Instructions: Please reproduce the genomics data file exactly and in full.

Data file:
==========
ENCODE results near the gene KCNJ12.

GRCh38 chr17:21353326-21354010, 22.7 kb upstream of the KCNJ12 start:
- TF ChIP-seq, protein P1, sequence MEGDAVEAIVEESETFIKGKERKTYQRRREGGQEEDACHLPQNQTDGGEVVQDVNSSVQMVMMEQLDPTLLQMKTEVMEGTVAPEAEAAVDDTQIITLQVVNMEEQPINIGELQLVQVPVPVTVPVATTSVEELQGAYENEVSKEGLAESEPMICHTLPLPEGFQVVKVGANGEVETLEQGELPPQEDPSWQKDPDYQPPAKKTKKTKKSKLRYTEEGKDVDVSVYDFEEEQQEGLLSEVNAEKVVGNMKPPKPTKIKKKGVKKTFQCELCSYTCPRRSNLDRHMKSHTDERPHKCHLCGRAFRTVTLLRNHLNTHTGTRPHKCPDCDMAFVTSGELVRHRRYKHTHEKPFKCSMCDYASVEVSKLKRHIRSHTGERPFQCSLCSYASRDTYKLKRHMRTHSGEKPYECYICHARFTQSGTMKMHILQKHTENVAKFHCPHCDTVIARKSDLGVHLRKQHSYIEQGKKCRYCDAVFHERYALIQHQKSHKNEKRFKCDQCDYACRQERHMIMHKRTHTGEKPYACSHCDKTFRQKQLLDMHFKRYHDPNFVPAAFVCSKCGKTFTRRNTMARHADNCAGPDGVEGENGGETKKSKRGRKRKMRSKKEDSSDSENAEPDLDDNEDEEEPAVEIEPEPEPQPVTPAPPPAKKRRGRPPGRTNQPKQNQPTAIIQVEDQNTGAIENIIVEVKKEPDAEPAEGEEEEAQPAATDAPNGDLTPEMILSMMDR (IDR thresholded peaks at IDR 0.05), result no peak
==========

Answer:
ENCODE results near the gene KCNJ12.

GRCh38 chr17:21353326-21354010, 22.7 kb upstream of the KCNJ12 start:
- TF ChIP-seq, protein P1, sequence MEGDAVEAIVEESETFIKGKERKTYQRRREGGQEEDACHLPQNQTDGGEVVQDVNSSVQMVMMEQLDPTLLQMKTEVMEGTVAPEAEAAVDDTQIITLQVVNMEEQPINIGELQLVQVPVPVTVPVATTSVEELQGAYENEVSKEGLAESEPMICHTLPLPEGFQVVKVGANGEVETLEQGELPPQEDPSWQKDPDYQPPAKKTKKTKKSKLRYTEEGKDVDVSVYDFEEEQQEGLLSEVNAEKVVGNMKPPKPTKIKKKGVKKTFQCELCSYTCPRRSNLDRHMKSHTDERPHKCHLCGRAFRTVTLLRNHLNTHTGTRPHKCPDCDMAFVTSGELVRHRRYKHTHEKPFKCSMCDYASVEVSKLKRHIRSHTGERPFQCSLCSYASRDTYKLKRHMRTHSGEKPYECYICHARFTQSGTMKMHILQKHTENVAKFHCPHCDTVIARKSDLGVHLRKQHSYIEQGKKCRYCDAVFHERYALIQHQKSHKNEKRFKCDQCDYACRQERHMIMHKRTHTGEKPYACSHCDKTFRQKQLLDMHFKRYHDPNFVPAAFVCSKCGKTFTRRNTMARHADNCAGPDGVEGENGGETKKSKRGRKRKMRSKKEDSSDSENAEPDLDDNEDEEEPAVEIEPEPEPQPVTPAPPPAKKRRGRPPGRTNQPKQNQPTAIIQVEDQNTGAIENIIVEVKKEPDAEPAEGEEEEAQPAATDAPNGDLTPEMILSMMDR (IDR thresholded peaks at IDR 0.05), result no peak